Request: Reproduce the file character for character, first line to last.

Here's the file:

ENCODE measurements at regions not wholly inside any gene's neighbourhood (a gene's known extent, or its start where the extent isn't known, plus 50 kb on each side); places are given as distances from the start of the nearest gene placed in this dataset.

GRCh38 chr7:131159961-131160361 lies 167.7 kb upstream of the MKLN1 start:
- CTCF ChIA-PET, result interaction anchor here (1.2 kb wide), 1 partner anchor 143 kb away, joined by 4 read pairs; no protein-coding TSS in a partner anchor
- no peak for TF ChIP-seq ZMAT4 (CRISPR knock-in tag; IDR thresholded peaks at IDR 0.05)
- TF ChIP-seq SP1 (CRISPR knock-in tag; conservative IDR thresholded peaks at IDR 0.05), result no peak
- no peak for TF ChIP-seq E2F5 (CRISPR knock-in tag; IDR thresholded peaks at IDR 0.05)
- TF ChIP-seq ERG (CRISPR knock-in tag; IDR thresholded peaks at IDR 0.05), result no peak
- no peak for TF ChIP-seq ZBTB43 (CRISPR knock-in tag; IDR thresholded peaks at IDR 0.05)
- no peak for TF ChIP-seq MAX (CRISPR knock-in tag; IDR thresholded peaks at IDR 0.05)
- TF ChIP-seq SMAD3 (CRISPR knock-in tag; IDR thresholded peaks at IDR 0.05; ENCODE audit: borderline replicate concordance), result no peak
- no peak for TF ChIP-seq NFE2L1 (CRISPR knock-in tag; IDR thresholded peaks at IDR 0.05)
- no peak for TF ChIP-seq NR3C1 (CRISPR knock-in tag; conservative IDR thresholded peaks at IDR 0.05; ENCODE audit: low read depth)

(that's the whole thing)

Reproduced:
ENCODE measurements at regions not wholly inside any gene's neighbourhood (a gene's known extent, or its start where the extent isn't known, plus 50 kb on each side); places are given as distances from the start of the nearest gene placed in this dataset.

GRCh38 chr7:131159961-131160361 lies 167.7 kb upstream of the MKLN1 start:
- CTCF ChIA-PET, result interaction anchor here (1.2 kb wide), 1 partner anchor 143 kb away, joined by 4 read pairs; no protein-coding TSS in a partner anchor
- no peak for TF ChIP-seq ZMAT4 (CRISPR knock-in tag; IDR thresholded peaks at IDR 0.05)
- TF ChIP-seq SP1 (CRISPR knock-in tag; conservative IDR thresholded peaks at IDR 0.05), result no peak
- no peak for TF ChIP-seq E2F5 (CRISPR knock-in tag; IDR thresholded peaks at IDR 0.05)
- TF ChIP-seq ERG (CRISPR knock-in tag; IDR thresholded peaks at IDR 0.05), result no peak
- no peak for TF ChIP-seq ZBTB43 (CRISPR knock-in tag; IDR thresholded peaks at IDR 0.05)
- no peak for TF ChIP-seq MAX (CRISPR knock-in tag; IDR thresholded peaks at IDR 0.05)
- TF ChIP-seq SMAD3 (CRISPR knock-in tag; IDR thresholded peaks at IDR 0.05; ENCODE audit: borderline replicate concordance), result no peak
- no peak for TF ChIP-seq NFE2L1 (CRISPR knock-in tag; IDR thresholded peaks at IDR 0.05)
- no peak for TF ChIP-seq NR3C1 (CRISPR knock-in tag; conservative IDR thresholded peaks at IDR 0.05; ENCODE audit: low read depth)